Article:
Campus Units

Ecology, Evolution and Organismal Biology

Document Type

Article

Publication Version

Submitted Manuscript

Publication Date

8-2012

Journal or Book Title

Oecologia

Volume

181

Issue

4

First Page

1221

Last Page

1231

DOI

10.1007/s00442-016-3626-1

Abstract

Natural abundance nitrate (NO3−) isotopes represent a powerful tool for assessing denitrification, yet the scale and context dependence of relationships between isotopes and denitrification have received little attention, especially in surface soils. We measured the NO3−isotope compositions in soil extractions and lysimeter water from a semi-arid meadow and lawn during snowmelt, along with the denitrification potential, bulk O2, and a proxy for anaerobic microsites. Denitrification potential varied by three orders of magnitude and the slope of δ18O/δ15N in soil-extracted NO3− from all samples measured 1.04 ± 0.12 (R2 = 0.64, p < 0.0001), consistent with fractionation from denitrification. However, δ15N of extracted NO3− was often lower than bulk soil δ15N (by up to 24 ‰), indicative of fractionation during nitrification that was partially overprinted by denitrification. Mean NO3− isotopes in lysimeter water differed from soil extractions by up to 19 ‰ in δ18O and 12 ‰ in δ15N, indicating distinct biogeochemical processing in relatively mobile water versus soil microsites. This implies that NO3− isotopes in streams, which are predominantly fed by mobile water, do not fully reflect terrestrial soil N cycling. Relationships between potential denitrification and δ15N of extracted NO3− showed a strong threshold effect culminating in a null relationship at high denitrification rates. Our observations of (1) competing fractionation from nitrification and denitrification in redox-heterogeneous surface soils, (2) large NO3− isotopic differences between relatively immobile and mobile water pools, (3) and the spatial dependence of δ18O/δ15N relationships suggest caution in using NO3− isotopes to infer site or watershed-scale patterns in denitrification.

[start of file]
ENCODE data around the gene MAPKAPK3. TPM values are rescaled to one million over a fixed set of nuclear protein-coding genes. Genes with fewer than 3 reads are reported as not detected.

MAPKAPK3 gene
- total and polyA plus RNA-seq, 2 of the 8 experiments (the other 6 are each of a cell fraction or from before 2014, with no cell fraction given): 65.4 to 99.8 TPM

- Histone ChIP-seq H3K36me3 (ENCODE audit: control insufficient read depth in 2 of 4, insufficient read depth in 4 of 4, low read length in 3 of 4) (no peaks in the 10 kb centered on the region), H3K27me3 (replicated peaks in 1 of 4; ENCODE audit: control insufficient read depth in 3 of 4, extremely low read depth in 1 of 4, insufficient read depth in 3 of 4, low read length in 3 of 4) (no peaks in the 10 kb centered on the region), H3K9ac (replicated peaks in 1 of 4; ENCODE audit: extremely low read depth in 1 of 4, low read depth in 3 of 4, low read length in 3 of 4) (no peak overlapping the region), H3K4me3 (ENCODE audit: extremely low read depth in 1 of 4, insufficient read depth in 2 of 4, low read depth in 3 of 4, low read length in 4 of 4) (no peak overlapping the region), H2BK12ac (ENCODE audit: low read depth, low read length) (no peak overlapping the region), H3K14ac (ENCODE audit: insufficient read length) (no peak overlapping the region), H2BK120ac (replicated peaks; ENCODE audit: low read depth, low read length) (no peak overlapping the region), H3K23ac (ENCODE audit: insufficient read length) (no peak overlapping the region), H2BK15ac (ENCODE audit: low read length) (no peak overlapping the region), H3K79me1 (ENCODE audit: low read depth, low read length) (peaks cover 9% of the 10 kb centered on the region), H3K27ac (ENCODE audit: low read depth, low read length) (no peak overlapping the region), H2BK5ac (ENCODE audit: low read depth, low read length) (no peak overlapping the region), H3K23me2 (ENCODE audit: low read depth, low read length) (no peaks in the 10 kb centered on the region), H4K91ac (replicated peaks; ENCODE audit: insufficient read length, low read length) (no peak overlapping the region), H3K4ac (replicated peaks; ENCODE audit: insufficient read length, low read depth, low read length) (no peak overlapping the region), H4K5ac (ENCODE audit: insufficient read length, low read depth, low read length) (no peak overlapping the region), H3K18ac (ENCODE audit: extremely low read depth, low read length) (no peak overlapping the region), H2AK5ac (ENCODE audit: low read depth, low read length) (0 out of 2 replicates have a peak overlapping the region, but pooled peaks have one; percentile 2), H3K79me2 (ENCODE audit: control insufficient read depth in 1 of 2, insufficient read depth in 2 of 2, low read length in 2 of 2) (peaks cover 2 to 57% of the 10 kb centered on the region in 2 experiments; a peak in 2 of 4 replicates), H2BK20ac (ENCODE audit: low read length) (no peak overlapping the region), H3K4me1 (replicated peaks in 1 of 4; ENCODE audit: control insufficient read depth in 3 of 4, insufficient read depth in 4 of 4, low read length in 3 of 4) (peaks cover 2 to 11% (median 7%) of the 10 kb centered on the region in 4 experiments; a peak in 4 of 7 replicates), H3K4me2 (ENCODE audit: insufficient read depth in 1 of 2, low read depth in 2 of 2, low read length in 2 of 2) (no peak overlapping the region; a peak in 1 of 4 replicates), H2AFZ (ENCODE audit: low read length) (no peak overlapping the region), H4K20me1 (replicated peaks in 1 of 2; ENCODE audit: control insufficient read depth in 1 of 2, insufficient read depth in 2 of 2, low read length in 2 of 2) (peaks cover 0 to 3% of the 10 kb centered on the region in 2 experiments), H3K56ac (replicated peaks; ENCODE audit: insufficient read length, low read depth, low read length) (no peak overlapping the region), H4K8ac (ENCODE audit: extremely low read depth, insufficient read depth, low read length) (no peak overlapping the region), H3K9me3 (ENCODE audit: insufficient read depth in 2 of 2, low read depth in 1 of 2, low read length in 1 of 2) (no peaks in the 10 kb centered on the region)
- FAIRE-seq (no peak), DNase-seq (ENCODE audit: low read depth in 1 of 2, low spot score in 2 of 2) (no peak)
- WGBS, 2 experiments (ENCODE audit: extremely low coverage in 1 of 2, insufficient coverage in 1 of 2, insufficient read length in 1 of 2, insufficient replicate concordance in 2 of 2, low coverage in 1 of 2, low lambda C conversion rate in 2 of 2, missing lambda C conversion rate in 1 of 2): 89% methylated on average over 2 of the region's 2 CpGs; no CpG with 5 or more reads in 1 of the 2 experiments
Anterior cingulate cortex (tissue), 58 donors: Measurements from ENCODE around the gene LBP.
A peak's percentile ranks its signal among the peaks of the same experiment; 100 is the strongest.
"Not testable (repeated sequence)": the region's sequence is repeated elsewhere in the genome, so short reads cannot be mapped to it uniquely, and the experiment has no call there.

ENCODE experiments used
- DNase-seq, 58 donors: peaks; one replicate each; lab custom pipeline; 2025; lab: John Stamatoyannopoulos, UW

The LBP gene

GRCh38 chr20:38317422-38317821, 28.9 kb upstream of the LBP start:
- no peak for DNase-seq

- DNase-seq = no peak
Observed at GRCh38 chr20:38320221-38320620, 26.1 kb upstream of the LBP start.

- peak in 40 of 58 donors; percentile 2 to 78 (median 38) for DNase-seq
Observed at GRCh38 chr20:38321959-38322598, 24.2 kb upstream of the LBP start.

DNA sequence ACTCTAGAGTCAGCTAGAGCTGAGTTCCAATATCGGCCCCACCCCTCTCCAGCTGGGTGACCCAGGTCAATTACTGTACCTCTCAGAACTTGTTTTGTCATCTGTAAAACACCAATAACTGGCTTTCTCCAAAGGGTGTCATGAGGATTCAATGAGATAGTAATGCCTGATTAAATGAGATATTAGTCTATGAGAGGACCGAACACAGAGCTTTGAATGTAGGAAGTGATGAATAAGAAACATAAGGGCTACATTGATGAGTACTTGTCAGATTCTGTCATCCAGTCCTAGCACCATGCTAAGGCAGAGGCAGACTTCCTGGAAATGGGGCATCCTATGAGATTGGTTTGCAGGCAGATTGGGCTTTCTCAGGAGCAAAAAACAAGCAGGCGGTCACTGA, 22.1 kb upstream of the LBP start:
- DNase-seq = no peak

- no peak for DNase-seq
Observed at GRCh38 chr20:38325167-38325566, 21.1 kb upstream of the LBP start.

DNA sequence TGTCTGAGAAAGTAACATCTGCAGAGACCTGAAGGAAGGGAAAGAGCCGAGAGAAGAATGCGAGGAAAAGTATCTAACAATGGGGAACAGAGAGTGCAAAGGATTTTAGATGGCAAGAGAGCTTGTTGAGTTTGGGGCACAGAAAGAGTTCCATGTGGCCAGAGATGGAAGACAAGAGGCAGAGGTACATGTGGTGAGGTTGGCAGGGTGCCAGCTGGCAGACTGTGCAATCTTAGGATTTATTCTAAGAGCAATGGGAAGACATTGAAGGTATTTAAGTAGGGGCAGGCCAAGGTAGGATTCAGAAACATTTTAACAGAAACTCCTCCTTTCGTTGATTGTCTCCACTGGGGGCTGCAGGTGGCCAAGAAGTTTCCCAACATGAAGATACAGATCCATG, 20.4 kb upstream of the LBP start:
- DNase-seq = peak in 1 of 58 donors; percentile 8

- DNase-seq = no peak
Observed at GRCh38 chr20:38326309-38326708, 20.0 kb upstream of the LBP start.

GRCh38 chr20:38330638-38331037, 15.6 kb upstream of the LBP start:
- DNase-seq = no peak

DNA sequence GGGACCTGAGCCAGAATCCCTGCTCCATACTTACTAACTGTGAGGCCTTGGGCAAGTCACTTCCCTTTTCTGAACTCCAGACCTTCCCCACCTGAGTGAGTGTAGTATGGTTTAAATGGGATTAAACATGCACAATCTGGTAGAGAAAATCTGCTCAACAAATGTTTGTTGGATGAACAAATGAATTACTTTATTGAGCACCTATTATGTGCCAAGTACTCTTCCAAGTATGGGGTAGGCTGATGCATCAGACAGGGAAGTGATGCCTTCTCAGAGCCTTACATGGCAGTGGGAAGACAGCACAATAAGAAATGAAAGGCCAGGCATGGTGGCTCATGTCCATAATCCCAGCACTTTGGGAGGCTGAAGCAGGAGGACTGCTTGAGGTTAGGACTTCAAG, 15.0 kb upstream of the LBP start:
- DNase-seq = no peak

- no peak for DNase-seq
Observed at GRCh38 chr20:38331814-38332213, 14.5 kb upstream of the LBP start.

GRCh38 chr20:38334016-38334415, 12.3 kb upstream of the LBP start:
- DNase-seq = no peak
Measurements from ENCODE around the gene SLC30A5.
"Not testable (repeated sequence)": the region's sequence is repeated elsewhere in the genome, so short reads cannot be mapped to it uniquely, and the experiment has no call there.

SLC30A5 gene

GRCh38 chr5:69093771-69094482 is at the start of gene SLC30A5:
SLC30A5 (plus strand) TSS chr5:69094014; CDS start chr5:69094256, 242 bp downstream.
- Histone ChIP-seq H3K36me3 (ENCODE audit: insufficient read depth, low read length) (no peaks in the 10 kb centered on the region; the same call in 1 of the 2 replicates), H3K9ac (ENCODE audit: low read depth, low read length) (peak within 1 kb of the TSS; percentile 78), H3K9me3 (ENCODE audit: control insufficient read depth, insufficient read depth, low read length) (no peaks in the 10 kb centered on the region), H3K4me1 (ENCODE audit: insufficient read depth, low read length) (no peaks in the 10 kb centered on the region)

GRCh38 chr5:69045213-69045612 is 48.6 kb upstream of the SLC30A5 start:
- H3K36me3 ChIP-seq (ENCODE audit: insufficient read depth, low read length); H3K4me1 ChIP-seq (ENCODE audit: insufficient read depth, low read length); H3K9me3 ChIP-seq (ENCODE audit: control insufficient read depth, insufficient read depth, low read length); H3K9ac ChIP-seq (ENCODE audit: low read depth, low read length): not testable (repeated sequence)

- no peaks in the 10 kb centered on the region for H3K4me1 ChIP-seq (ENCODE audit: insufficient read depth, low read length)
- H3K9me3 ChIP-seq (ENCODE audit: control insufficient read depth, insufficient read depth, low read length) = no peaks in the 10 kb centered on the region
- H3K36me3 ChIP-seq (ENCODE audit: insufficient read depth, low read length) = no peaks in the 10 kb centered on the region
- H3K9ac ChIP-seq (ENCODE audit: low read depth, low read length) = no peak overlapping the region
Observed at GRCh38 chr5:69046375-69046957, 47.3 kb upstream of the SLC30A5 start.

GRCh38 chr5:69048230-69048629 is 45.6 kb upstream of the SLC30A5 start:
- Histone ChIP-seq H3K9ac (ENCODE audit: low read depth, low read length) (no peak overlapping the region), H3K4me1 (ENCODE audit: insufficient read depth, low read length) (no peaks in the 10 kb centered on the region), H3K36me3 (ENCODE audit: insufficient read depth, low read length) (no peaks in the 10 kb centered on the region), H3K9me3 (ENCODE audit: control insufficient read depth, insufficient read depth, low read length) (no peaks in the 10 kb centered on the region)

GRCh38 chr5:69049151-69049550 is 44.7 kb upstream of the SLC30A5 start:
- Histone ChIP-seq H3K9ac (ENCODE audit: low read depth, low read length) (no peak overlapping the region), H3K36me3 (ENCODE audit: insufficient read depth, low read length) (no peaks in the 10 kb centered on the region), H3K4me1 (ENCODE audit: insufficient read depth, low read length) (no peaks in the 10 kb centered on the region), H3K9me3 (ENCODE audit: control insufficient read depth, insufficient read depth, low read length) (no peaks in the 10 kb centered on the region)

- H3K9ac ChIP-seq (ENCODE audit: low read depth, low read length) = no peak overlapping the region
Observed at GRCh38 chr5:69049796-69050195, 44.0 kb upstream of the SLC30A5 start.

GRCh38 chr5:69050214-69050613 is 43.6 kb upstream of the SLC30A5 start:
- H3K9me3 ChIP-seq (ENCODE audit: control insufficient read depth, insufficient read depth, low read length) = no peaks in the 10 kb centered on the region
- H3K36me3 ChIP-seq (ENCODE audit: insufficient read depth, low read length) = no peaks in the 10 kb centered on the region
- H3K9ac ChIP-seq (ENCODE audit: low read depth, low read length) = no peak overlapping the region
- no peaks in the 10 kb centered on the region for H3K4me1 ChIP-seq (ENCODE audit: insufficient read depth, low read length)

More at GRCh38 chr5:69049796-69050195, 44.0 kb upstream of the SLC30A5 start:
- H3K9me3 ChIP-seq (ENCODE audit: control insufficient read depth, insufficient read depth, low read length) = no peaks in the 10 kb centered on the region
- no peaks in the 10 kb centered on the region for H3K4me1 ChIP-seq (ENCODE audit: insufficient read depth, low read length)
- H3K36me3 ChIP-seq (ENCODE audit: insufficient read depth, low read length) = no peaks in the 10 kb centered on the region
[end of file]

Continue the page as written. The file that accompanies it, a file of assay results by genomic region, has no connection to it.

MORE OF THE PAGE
Comments

This is a manuscript of an article from Oecologia 1881 (2016): 1221, doi: 10.1007/s00442-016-3626-1. Posted with permission.

Copyright Owner

Springer-Verlag Berlin Heidelberg

Language

en

File Format

application/pdf

Published Version

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